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Intransitive Encounter: Sino-U.S. Literatures and the Limits of Exchange by Nan Z. Da

Cover of Intransitive Encounter : Sino-U.S. Literatures and the Limits of Exchange. Nan Z. Da
Intransitive Encounter: Sino-U.S. Literatures and the Limits of Exchange. Nan Z. Da. New York: Columbia University Press, 2018. Pp. 304. $75.00 (cloth); $74.99 (eBook)

© 2021 Johns Hopkins University Press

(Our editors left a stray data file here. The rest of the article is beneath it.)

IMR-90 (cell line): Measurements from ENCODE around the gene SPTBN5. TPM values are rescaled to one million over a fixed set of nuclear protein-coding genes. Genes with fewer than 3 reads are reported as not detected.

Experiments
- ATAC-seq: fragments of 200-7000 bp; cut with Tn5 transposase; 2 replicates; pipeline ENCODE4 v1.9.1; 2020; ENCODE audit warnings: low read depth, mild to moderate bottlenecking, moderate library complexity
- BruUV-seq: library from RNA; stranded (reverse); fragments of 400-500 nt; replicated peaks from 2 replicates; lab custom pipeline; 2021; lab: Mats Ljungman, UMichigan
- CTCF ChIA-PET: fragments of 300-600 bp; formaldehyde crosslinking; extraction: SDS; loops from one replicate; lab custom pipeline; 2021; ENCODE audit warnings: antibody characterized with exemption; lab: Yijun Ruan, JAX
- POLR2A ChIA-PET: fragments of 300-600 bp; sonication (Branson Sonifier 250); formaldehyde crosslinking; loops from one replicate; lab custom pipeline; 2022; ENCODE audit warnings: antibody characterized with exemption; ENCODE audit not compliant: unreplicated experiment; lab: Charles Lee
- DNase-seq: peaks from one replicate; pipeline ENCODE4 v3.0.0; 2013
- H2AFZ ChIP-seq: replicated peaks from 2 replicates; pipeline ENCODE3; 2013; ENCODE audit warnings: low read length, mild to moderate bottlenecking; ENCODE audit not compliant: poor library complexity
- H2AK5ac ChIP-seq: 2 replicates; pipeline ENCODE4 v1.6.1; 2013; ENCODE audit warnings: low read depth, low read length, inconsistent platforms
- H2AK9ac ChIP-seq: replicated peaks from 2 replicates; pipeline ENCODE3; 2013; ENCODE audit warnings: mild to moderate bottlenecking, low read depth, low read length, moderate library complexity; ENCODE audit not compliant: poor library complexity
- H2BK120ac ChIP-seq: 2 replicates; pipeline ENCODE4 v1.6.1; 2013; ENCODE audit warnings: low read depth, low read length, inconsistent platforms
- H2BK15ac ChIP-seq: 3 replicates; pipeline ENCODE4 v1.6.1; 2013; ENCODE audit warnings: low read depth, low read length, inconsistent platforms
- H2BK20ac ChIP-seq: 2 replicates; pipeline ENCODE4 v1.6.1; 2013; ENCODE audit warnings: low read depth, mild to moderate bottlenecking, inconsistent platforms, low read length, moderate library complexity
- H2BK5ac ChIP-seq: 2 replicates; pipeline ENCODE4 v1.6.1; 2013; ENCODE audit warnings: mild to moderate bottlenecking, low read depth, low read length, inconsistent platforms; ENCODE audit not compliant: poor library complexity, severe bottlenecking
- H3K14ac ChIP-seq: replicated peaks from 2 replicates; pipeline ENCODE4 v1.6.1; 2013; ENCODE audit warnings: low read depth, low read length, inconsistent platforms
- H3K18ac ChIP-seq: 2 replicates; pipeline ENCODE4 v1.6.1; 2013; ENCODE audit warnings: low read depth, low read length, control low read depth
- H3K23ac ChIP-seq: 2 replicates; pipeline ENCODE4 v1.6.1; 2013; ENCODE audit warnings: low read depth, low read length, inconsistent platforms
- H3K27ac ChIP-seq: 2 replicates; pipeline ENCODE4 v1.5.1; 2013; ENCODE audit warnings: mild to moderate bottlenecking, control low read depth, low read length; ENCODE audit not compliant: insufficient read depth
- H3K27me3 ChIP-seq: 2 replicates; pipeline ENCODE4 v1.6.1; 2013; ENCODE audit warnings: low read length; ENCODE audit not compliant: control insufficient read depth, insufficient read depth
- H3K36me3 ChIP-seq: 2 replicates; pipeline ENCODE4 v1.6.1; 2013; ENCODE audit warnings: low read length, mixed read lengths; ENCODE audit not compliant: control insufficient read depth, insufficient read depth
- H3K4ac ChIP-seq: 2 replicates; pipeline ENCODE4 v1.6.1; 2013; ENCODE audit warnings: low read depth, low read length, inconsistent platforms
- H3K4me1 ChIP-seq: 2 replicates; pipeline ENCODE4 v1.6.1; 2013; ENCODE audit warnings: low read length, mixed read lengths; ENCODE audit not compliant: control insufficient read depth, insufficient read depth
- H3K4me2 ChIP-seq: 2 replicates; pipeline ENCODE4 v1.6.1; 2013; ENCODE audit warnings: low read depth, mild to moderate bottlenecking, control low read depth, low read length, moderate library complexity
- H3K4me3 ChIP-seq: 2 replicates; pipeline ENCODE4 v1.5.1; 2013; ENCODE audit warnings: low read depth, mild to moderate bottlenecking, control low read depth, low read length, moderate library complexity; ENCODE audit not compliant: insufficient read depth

A Chinese translation of “Rip Van Winkle.” A speech by Ralph Waldo Emerson honoring the Burlingame-Seward treaty. A translation of Henry Wadsworth Longfellow’s “A Psalm of Life” inscribed on a Mandarin fan. The autobiography and poetry of Yale’s first Chinese graduate, who founded a school for Chinese exchange students in Hartford. Judging by the stature of the figures and institutions involved, we might expect that the archive of nineteenth-century literary encounters between China and the United States would have generated lasting networks of influence. However, as Nan Z. Da demonstrates in Intransitive Encounter: Sino-U.S. Literatures and the Limits of Exchange, these transnational, cross-cultural events were characterized not by cross-pollination but by intransitivity: they were “simultaneously momentous and superficial,” exchanges in which nothing is exchanged (2).